As the neophytes entered [the church after rising], they broke up and sat in four separate groups: men, women, boys, and girls. They joined in prayer and proclaimed the Blessed Virgin. The Alabado was sung, first by men, then by women, then by both. Singing was led by two neophyte women, Inés and Chepa, designated as cantoras (singers) and picked for strong voices and musical ability. At other times, the cantoras probably helped in teaching the young to sing.
Worshippers whose work was needed to start the mission day rose from devotions and began their chores … . People who had no immediate duties stayed in church and took part in the daily Mass. That finished, they said prayers, sang the Alabado again, and went to take breakfast.49
The schedule as told by Miguel de Barco is reconfirmed by other writers familiar with activities in the Baja California missions. Father Sebastián Sistiaga captures the events of mission life at San Ignacio, Baja California, in 1744: “Daily, on arising, which is quite early, they direct their thoughts to Jesus Christ and His Most Blessed mother by singing the Alabado that the Spaniards recite.”51 Father Nicolás Tamaral relates the day's conclusion, a ritual that we have seen described by the other writers of the time:
At ten in the morning, the sexton again tolled the bells, and the boys and girls who were being prepared for catechism went to church. Segregated by sex, they chanted the catechism in unison, they sang the Alabado, which they were bade to perform “with proper feeling.”
At midday, the bell was sounded anew, and all knelt, prayed to the Virgin, and sang the Alabado one time through. Then a noon meal was dished out … . After the meal, everyone took a siesta until the hour of two, then work resumed. At five, the bell was tolled, and boys and girls again went to church to recite the Angelus and the catechism. At the end, they took turns singing the Alabado.50
Alta California was no different. Upon Serra's arrival in this new frontier, the alabado was one of the first pieces he would teach at each new outpost. He taught this popular gem to the neophytes at the San Gabriel Mission in the 1770s, and Engelhardt tells us that as early as September 1773 the Native Americans at Rincón had learned the tune from Serra and his brethren.53 Other padres taught the alabado to new converts with equal vigor. The Franciscan Chronicler (writing between 1844 and 1850) explains that the alabado, as it was sung at the Santa Inés Mission, had been taught to the neophytes at the Santa Barbara Mission by Father Lasuén.54 Father Tapís also considered the work to be essential repertoire, as is evidenced by the multiple copies that exist in his hand.55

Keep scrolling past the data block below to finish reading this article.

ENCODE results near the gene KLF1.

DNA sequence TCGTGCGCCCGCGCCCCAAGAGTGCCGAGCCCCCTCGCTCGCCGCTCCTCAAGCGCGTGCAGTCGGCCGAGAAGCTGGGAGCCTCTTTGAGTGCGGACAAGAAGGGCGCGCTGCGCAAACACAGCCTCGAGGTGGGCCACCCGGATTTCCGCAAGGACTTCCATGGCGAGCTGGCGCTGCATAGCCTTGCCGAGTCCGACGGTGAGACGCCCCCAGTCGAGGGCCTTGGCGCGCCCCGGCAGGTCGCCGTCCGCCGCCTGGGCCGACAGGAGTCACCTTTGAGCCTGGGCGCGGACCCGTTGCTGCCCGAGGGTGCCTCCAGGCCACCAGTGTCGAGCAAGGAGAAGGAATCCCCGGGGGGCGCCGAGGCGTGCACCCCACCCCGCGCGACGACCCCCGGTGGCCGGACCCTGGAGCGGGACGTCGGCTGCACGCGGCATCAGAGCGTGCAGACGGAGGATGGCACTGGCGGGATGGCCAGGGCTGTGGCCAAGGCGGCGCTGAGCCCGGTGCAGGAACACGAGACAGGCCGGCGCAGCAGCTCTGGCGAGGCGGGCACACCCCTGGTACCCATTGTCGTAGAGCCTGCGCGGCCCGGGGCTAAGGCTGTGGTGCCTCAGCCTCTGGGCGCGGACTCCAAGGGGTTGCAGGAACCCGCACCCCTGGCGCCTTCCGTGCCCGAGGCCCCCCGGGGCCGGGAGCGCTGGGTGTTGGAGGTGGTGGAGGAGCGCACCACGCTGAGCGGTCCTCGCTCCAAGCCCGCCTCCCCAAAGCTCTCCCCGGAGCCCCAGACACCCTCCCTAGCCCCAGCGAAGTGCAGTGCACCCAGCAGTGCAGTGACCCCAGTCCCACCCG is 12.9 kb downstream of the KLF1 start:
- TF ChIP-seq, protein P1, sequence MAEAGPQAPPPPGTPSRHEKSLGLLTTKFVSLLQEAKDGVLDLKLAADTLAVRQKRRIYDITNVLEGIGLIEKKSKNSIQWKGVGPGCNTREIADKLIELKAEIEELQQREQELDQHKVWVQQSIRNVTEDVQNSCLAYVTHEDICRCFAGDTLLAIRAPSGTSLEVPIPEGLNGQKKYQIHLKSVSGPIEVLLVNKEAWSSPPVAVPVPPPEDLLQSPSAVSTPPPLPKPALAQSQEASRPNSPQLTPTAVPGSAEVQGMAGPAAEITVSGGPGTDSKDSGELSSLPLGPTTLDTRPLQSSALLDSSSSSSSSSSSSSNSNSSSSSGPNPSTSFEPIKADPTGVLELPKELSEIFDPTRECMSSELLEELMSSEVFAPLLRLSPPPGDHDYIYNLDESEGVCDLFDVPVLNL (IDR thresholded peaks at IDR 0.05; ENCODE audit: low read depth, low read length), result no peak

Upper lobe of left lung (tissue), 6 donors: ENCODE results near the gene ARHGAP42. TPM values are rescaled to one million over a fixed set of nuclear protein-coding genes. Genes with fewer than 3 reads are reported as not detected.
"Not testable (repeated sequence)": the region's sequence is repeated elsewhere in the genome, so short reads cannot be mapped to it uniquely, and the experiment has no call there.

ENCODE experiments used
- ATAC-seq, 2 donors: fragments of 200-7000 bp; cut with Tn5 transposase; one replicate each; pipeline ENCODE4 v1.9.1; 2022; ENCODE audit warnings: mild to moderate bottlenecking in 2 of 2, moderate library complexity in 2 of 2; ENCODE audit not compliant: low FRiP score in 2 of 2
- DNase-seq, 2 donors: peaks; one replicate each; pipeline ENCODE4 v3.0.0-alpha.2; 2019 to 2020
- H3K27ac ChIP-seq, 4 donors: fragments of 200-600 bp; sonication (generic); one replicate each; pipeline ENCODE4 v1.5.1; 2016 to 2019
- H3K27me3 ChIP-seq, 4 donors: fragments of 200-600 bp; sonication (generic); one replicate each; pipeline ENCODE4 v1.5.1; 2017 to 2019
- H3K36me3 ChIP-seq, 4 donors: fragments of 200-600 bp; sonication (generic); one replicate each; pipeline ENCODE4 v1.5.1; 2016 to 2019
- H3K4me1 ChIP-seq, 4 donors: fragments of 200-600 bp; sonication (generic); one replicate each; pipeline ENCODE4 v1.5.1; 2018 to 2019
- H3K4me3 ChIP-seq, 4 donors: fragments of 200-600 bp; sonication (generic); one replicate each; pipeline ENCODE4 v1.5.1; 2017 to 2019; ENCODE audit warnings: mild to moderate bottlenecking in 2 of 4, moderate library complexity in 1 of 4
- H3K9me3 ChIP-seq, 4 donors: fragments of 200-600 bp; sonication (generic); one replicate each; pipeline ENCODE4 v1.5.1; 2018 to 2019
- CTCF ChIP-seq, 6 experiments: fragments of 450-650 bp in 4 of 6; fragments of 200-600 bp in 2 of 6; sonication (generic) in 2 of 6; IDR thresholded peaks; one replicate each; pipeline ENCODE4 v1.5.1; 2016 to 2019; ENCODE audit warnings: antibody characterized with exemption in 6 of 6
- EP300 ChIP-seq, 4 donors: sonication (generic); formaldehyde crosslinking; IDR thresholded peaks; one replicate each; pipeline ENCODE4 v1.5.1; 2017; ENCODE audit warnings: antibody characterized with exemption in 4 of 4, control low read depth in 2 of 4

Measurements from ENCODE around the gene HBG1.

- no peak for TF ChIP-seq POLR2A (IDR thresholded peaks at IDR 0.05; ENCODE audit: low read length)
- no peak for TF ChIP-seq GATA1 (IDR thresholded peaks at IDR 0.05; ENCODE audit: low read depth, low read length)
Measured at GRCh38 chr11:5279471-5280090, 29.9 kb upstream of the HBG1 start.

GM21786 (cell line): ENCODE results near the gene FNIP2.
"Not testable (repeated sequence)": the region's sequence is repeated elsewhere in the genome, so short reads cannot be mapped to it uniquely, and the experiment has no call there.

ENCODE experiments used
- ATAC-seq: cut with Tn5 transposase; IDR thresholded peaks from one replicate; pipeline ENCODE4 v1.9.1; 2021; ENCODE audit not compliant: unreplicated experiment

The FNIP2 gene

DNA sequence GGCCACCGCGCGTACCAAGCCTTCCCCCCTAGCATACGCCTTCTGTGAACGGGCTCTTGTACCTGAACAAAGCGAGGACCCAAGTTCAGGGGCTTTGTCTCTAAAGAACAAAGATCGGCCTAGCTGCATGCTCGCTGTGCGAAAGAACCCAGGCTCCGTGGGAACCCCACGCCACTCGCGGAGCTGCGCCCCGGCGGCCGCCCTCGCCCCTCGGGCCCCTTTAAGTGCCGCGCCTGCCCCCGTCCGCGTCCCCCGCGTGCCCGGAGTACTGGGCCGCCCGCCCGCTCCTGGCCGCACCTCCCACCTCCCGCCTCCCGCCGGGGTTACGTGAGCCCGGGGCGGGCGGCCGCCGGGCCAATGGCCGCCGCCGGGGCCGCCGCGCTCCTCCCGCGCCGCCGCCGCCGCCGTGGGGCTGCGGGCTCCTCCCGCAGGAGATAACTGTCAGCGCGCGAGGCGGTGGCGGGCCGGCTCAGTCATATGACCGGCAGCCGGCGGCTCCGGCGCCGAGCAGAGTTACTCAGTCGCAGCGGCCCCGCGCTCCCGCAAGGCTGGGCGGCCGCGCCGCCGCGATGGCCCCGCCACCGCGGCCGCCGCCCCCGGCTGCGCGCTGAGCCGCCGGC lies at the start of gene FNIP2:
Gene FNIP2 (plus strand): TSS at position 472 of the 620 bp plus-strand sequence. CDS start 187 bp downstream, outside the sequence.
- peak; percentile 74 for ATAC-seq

After eating [the evening supper], all go to the church and, with the padre, recite the invocation and responses of the Rosary and Litany. This is done then and not before, because everyone is free of duties and able to pay full attention to his most important devotions. After chanting the Rosary and singing the Alabado in the church, all leave; the men with their temastián and the women with their temastiana, to totally separate places where they practice the catechism and then retire.52
In one of the most graphic accounts of an early encounter between the Spanish newcomers and the native Californians, the chaplain on the San Carlos, Vicente de Santa María, details the various events of 23 August 1775, as the members of the ship and the Huimen and Huchiun peoples of the San Francisco Bay exchanged songs, dances, and ideas.56 As with Serra's approach to first encounters, so the crew of the San Carlos used the attractive and theologically grounded aspects of the alabado to begin the attempt at conversion. He writes:
Immediately following the Spaniards' singing of the alabado, the Native Americans responded to the artistic gift with their own cultural offering. Vicente de Santa María tells us of the chief's dancing on the ship's deck and reveals his own insatiable curiosity in trying to learn as many Huimen and Huchiun words as he could from the afternoon's adventures. He continues: